Brought up in a traditional Jewish household, it’s unsurprising that food has plays such an important role in my life. The old saying that Jewish tradition is all about fasting and feasting is no joke, although I’ve never been one for the fasting. Seder nights are one of my favourite times of year. Yes I will always will the service forward at break-neck speed so that we can get to the eating part, but having that evening, when the whole family gets together and we share in the joy of stuffing ourselves silly over a long, drawn out night together can’t be beaten.
I remember my great-grandmother via the smells of roast dinners and the memory of salads with grapes in (terribly exotic when you’re five), my first proper holiday with Mr. Bandit included a beautiful night spent eating barbequed suckling pig and local red wine that our lovely landlady brought us – it literally tasted like holidays.
Food also plays a part in the bigger events life throws at us. When my grandfather passed away a few years ago the day of his funeral was spent mostly helping my mother butter what felt like a million bagels, and through providing all his loved ones with some culinary comfort, yet another person in my life became linked to foodie memories (although he was already famous for his refusal to eat anything that might have been remotely good for him. At 87 my mother way lying to him about what went into his dinner to get him to eat his greens).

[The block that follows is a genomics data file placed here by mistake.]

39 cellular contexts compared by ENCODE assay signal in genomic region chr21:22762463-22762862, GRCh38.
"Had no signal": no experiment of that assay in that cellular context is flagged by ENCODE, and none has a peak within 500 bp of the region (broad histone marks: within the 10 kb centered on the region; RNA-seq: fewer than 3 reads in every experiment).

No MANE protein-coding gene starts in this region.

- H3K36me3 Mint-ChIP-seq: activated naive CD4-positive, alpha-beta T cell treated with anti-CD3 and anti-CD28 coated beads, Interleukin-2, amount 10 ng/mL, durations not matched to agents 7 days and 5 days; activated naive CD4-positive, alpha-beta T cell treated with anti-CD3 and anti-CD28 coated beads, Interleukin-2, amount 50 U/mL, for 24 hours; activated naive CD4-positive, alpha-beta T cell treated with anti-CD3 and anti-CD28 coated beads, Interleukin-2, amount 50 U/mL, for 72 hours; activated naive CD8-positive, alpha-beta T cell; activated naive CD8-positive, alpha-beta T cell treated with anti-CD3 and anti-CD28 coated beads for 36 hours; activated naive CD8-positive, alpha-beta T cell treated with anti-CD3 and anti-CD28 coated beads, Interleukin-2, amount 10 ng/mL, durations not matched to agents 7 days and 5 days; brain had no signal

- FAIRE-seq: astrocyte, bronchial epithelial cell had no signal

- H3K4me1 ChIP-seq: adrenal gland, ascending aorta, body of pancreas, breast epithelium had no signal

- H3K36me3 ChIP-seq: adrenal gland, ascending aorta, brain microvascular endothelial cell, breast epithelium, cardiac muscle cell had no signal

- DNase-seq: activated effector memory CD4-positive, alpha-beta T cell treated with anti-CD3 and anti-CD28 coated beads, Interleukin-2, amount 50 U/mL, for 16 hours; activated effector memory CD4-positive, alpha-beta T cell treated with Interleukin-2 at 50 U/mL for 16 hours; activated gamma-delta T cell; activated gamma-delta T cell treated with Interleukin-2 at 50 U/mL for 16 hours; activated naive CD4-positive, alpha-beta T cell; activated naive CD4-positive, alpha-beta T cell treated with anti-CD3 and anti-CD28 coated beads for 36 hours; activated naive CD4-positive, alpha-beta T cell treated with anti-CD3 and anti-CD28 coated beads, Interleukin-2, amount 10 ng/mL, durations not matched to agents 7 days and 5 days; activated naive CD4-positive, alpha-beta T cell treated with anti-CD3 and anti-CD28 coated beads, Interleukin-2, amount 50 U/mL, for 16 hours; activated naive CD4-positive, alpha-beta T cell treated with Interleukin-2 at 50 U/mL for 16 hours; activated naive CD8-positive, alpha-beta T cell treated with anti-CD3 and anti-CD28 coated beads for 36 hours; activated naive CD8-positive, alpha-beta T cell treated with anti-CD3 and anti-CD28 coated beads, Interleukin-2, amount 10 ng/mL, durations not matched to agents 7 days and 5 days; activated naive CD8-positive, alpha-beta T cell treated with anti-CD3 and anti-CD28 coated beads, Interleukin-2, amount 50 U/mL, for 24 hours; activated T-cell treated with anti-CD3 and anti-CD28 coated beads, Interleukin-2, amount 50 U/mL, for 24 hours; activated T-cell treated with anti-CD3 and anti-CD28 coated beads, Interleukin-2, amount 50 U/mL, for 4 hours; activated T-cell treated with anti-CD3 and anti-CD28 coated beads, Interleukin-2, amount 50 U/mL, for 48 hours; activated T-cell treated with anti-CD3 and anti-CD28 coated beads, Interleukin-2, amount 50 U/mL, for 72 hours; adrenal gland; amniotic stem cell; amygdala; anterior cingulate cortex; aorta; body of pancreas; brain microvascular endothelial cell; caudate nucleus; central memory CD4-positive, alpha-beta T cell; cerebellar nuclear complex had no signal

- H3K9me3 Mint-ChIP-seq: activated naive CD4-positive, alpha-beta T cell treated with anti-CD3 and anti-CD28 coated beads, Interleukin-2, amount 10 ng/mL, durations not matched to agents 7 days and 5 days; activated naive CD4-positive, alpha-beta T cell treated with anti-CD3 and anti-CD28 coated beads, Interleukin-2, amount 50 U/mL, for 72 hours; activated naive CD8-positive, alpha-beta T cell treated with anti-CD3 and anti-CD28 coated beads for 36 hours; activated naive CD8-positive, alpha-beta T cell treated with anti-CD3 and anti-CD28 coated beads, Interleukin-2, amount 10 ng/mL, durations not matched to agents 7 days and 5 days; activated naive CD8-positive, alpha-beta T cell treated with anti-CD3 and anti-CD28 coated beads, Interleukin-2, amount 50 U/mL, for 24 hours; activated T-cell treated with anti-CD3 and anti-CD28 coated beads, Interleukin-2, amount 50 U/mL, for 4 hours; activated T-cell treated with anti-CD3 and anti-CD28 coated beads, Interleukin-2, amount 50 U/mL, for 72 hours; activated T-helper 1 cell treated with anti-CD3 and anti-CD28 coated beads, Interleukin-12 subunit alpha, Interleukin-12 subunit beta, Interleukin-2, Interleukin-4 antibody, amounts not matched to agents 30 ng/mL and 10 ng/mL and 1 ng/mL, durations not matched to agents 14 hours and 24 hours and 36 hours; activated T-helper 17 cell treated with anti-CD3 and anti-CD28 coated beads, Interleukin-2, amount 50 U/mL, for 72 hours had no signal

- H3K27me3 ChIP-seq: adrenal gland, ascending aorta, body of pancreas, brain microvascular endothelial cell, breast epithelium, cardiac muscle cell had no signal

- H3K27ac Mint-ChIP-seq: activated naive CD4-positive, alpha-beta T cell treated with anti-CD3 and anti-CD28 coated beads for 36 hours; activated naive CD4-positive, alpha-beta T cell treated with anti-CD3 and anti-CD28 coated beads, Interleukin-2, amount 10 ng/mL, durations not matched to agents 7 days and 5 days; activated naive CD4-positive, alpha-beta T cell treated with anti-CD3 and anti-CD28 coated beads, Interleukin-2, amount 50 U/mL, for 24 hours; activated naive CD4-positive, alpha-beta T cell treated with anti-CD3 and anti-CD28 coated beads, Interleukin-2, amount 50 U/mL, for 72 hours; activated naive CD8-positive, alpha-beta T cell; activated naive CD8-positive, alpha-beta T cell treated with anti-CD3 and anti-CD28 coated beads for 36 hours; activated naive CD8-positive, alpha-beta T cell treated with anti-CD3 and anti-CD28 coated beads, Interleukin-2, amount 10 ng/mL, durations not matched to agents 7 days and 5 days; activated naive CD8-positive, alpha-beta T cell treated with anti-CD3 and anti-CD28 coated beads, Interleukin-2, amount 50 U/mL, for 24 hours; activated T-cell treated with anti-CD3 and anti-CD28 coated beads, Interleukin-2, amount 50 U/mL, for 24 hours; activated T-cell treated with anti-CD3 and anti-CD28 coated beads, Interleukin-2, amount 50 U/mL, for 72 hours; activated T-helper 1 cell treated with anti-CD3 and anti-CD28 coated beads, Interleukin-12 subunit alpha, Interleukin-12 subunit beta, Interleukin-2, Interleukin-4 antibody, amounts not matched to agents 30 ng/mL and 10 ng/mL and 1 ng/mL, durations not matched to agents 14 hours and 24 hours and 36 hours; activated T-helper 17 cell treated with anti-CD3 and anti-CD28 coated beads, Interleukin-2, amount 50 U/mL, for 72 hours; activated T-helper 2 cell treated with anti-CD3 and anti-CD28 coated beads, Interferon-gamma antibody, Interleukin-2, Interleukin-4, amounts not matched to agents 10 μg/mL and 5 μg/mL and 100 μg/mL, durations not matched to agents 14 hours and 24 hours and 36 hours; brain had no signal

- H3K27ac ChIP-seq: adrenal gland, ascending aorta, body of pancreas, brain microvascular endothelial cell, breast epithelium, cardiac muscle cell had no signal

This brings me to the food item most wholly associated with marking a life event – the wedding cake. Now a lot of people these days aren’t that bothered with a wedding cake. On the whole they are extortionate if you buy them from a bakery, and most sensible people don’t want to be making one in the days leading up to their wedding. But for me, this is one of the few wedding day traditions that I genuinely love. Cutting a cake, feeding each other’s souls both symbolically and physically and having something big enough that all your loved ones can join in that feast is a special and poignant moment. It’s not about how much icing, what tops the cake, how many tiers or what flavours – it’s about sharing a moment that engages all the senses.
So in a week that has brought life changing news to several of my nearest and dearest, news that will change lives for better and worse, I’ve thought a lot about how I remember the people and moments in my life. Some may read this and think I need to remove my head from my backside, others may identify, but I just wanted to put it out there, and share my thoughts on how something so simple as making a cake, baking a loaf or just sitting down to a meal with the people who mean most to you, can give you a moment to breathe, think and get a little perspective on what’s important.
Normal service will resume in the next post. For now, thanks for listening.
Anyone who knows me knows that there are two men in my life, one of whom I will be marrying next year. The other has four legs and a swooshy tail, and he’s called Harry.